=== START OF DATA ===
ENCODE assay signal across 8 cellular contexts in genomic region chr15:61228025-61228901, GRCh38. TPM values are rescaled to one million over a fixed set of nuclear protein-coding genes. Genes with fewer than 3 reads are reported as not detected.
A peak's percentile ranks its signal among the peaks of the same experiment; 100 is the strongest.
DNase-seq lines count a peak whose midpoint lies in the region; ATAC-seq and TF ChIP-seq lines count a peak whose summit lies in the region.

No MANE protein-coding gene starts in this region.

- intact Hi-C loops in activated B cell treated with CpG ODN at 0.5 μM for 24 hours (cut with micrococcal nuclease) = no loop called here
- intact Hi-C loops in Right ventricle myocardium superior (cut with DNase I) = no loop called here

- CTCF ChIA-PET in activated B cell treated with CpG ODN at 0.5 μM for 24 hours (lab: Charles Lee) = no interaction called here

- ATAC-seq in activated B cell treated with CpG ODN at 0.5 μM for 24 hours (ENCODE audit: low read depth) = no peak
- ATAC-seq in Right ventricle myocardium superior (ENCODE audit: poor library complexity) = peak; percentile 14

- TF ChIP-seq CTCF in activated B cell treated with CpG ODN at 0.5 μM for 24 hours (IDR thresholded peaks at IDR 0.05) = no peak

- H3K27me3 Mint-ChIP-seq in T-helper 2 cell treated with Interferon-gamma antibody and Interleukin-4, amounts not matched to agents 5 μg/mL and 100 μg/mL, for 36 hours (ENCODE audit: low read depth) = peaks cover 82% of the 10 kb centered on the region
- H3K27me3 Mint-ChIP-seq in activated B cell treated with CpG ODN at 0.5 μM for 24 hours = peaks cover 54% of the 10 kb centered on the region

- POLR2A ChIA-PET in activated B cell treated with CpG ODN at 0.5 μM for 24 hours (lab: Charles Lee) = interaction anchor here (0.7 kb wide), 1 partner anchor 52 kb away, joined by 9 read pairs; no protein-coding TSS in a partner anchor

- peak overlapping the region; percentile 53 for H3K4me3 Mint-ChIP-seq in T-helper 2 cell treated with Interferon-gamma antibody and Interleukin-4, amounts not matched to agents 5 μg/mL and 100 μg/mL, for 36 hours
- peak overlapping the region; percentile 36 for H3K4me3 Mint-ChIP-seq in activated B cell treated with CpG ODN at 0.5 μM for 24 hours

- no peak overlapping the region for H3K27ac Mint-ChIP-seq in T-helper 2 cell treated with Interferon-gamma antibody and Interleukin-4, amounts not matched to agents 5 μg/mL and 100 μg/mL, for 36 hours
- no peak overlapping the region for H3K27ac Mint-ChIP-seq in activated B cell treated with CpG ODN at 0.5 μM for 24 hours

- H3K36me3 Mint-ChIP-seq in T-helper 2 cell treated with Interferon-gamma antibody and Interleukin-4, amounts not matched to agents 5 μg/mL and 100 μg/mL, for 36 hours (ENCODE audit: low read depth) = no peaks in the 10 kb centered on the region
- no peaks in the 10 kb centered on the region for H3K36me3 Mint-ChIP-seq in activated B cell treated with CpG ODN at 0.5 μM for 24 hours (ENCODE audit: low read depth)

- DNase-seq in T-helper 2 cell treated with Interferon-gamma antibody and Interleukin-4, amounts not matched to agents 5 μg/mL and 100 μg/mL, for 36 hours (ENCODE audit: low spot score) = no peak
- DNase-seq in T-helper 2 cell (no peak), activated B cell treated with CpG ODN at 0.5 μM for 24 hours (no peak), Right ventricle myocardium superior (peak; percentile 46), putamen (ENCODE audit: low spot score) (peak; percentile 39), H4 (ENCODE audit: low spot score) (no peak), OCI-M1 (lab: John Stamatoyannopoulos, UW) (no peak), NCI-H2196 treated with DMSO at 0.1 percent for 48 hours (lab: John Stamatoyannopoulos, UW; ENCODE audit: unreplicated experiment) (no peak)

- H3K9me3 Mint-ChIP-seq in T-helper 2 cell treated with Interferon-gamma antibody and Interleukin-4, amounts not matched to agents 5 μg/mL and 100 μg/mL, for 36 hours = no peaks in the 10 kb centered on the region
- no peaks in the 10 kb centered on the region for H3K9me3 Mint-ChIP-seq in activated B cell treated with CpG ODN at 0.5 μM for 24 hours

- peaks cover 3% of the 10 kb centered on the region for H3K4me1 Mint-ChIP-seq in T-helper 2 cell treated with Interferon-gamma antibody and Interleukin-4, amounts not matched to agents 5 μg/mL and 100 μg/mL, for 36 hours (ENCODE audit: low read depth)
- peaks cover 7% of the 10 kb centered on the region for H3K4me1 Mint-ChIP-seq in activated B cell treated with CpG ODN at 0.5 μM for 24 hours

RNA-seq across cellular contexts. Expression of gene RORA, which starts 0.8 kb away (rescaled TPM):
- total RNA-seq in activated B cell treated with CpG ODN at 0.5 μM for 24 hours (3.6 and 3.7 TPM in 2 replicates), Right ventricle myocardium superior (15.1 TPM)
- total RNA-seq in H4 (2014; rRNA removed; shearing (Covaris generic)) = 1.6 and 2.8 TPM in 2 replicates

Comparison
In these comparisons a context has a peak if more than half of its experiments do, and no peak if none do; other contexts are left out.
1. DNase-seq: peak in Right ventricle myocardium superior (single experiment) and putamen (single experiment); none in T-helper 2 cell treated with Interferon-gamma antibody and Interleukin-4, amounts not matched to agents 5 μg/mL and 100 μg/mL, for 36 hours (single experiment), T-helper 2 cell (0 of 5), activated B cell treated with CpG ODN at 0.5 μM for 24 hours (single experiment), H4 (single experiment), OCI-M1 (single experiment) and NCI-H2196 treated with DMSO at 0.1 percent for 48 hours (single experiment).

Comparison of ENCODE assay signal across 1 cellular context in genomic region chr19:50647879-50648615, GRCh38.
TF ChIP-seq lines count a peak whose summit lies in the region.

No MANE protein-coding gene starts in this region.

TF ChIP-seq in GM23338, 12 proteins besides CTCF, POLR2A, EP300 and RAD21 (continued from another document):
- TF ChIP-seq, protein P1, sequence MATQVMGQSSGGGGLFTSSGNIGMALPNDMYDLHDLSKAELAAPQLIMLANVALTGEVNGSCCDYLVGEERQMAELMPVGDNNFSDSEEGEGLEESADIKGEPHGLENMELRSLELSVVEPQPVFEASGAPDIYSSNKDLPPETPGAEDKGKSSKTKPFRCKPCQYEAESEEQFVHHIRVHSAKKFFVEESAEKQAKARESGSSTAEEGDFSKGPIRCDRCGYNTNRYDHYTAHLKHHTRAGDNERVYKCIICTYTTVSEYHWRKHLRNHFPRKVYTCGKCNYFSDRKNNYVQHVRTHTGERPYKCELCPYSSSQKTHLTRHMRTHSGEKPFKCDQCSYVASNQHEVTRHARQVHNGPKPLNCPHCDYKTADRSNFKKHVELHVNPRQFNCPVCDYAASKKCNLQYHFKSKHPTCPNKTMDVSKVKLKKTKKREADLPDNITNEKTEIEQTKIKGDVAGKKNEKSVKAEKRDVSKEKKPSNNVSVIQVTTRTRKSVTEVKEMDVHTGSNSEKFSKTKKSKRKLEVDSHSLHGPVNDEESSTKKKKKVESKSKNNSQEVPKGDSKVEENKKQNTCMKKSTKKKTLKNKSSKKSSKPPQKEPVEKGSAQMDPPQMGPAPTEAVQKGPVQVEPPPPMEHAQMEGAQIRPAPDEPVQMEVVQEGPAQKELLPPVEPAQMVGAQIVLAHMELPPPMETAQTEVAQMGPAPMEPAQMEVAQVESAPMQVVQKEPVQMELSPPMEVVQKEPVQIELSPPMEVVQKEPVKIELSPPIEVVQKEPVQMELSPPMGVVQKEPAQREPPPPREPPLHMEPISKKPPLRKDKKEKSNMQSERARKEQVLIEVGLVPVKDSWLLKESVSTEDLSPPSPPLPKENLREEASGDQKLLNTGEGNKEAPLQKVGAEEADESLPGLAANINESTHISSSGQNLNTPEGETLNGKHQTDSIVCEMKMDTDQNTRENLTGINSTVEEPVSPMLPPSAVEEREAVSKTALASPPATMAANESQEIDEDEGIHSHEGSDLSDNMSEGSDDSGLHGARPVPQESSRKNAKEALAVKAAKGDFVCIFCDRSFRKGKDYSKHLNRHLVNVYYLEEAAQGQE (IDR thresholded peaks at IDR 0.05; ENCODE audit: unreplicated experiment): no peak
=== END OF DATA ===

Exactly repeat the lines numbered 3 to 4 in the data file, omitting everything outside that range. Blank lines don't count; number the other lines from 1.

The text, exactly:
DNase-seq lines count a peak whose midpoint lies in the region; ATAC-seq and TF ChIP-seq lines count a peak whose summit lies in the region.

No MANE protein-coding gene starts in this region.